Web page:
80% of patients who believed that they were allergic to penicillin received more effective therapy after penicillin skin allergy testing.
Penicillin is a common antibiotic that is used to treat infections caused by bacteria. Up to 15% of patients admitted to hospitals report that they have an alleged allergy to penicillin. While penicillin allergies can be life-threatening, frequent self-report of the allergy can result in suboptimal antibiotic use, increased length of stay for the patient, microbial resistance, health care costs, ICU admission, and even death. The penicillin skin test (PST) can reliably predict a negative reaction to more than 80% of the major determinants that trigger reactions to penicillin. Unfortunately, the PST is not readily available in clinical practice, and is typically administered by allergists or immunology physicians. As such, it is of interest to examine whether the integration of a PST service into infectious disease practice is feasible and acceptable, and if it has the ability to impact the optimization of antibiotic usage in a hospital environment.
The PST service pilot study was conducted by researchers at the University of Maryland and implemented at the University of Maryland Medical Centre. Over the course of 11 months, 90 patients were assessed for PST and 76 patients were tested. Patient eligibility was determined based on their allergy history and PST was performed by a medical fellow supervised by an attending physician. The PST consisted of a skin prick test, where penicillin (diluted to 10,000 units per mL), a positive control (histamine), and a negative control (sodium chloride) were administered. Redness and swelling 3mm or greater than the negative control was indicative of a positive test. If the initial results were negative, an intradermal test under the epidermis was administered and examined after 15 minutes. If the results were still negative, a single oral dose of 250mg of amoxicillin or similar antibiotic was given. A negative reaction to the histamine test was considered an indeterminate result. Appropriate recommendations for antibiotic therapy were then based on the PST results.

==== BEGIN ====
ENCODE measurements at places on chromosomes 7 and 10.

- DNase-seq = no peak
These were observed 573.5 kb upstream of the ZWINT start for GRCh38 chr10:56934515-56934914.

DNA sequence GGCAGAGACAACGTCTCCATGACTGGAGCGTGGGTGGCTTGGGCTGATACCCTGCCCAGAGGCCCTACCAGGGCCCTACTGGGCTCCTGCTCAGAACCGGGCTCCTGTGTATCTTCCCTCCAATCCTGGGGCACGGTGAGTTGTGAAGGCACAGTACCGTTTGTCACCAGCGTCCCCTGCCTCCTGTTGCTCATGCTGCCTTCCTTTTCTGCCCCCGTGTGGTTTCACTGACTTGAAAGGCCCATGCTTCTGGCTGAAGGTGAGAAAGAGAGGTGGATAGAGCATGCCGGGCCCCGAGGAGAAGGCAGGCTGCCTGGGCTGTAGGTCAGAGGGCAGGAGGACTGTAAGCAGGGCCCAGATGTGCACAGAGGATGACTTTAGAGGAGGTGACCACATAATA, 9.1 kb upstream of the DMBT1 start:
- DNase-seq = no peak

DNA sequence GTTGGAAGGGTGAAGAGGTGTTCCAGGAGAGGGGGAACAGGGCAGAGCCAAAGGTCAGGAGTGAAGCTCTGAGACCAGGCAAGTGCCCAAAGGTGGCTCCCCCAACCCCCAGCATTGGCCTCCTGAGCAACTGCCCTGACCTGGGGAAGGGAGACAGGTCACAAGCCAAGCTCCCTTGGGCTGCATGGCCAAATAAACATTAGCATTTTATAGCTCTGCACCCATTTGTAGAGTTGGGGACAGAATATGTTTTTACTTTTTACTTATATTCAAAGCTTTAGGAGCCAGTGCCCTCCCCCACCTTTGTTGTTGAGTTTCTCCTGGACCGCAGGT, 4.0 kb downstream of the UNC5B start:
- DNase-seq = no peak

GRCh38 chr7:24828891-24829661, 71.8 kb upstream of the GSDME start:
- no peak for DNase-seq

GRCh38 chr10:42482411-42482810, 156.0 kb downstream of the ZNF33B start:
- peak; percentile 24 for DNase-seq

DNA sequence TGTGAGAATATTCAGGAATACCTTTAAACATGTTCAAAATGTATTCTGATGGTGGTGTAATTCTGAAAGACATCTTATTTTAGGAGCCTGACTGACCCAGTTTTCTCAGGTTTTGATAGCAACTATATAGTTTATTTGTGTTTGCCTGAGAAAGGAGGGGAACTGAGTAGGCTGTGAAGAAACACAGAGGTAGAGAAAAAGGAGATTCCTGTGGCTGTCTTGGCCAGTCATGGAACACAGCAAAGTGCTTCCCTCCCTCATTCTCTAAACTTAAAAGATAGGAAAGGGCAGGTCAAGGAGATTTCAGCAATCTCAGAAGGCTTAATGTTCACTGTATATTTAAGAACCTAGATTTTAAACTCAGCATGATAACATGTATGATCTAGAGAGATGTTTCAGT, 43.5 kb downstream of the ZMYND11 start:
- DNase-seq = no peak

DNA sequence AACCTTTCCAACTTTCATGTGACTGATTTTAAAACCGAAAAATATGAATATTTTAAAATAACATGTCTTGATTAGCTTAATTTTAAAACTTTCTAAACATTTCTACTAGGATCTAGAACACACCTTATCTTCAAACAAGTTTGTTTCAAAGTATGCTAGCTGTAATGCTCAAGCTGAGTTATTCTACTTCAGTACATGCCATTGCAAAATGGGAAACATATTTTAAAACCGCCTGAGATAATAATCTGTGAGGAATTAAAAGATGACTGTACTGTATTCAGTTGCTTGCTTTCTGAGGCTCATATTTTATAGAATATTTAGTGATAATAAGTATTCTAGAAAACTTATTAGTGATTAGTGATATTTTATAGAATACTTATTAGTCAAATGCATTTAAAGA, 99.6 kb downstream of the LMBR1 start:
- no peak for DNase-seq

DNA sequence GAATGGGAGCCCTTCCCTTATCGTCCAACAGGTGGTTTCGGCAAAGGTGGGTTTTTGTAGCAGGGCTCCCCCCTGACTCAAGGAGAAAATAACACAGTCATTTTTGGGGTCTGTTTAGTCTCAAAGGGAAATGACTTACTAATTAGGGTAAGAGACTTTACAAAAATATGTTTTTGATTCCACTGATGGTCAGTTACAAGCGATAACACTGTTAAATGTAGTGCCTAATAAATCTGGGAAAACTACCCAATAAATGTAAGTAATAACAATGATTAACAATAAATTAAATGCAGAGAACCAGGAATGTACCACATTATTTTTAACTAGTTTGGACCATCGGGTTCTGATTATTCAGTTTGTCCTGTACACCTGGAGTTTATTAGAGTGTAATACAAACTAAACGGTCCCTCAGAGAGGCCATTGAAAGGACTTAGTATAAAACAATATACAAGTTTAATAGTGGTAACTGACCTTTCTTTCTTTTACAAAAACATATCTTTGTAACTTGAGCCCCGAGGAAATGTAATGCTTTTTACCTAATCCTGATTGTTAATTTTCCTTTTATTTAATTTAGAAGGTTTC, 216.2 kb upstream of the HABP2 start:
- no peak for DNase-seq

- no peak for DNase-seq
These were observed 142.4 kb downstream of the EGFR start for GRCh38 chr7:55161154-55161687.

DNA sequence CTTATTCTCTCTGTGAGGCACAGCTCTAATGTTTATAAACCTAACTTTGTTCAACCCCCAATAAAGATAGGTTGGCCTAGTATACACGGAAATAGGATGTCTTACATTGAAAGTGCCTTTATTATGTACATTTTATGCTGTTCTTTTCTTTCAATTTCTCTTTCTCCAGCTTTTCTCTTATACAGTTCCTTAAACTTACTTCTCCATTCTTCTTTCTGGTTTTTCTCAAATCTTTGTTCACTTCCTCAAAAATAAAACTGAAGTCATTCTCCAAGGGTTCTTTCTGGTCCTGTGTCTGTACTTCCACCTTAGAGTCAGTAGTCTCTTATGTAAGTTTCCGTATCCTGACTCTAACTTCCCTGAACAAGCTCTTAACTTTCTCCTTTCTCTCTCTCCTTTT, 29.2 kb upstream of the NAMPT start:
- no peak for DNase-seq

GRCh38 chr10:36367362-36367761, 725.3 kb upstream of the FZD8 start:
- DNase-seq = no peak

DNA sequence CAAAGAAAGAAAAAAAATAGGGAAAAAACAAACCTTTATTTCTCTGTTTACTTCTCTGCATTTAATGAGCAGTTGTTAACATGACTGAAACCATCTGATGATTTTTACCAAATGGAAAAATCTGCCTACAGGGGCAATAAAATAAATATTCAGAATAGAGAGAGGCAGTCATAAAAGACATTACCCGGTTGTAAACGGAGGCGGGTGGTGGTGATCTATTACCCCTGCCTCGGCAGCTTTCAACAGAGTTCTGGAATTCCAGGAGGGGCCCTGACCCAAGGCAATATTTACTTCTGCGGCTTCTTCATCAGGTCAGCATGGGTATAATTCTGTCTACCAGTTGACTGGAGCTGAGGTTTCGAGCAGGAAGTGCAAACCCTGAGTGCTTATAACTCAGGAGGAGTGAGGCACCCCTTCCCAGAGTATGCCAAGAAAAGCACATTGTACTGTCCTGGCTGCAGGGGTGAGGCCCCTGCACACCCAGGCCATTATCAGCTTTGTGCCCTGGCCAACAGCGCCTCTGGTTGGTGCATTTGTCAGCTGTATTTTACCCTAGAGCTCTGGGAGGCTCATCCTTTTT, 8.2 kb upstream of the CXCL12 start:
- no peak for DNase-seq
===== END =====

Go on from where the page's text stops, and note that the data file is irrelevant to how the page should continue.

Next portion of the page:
The PST service was well received by hospital health care professionals and the medical fellows conducting the tests. Both groups believed that the implemented service was overall useful in everyday practice. The most commonly reported allergic reaction to penicillin by patients was hives. Of the valid PSTs, it was observed that 96% were negative. Of those that were negative, 84% of patients received antibiotic changes, most to penicillin (55%) followed by cephalosporin and carbapenem. Patient electronic medical records were also updated with their PST information.
In this study, the most frequent infections experienced by inpatients were those affecting bones and joints. Patients who were allergic to penicillin were most commonly prescribed vancomycin and aztreonam prior to the PST. After the PST results, 20 patients were switched from aztreonam to a more clinically effective alternative therapy. As a result, 80% of patients received more effective therapy and 61% received more cost-effective therapy that translated into $26,000 in savings per year. Antibiotic optimization had the greatest impact in patients with invasive MSSA or enterococcal infections who were allergic to penicillin, and in patients before bone marrow or organ transplant, in anticipation of future antibiotic needs.
This pilot study demonstrated that a PST program can be successfully implemented at a large urban medical center with a positive impact on patient outcomes. The elimination of a penicillin allergy from a patient’s medical record can play an important role in managing their care by improving allergy documentation, and lead to more appropriate antibiotic selection, improved institution microbial stewardship, and safer administration of antibiotics. Since the PST is a straightforward test, medical fellows, physicians, nurses, medical assistants, and pharmacists can be trained to administer it – a certified allergist or specialist is not necessarily needed. This model could, therefore, increase access to PST at institutions without sufficient access to specialized personnel.
Written By: Fiona Wong, PhD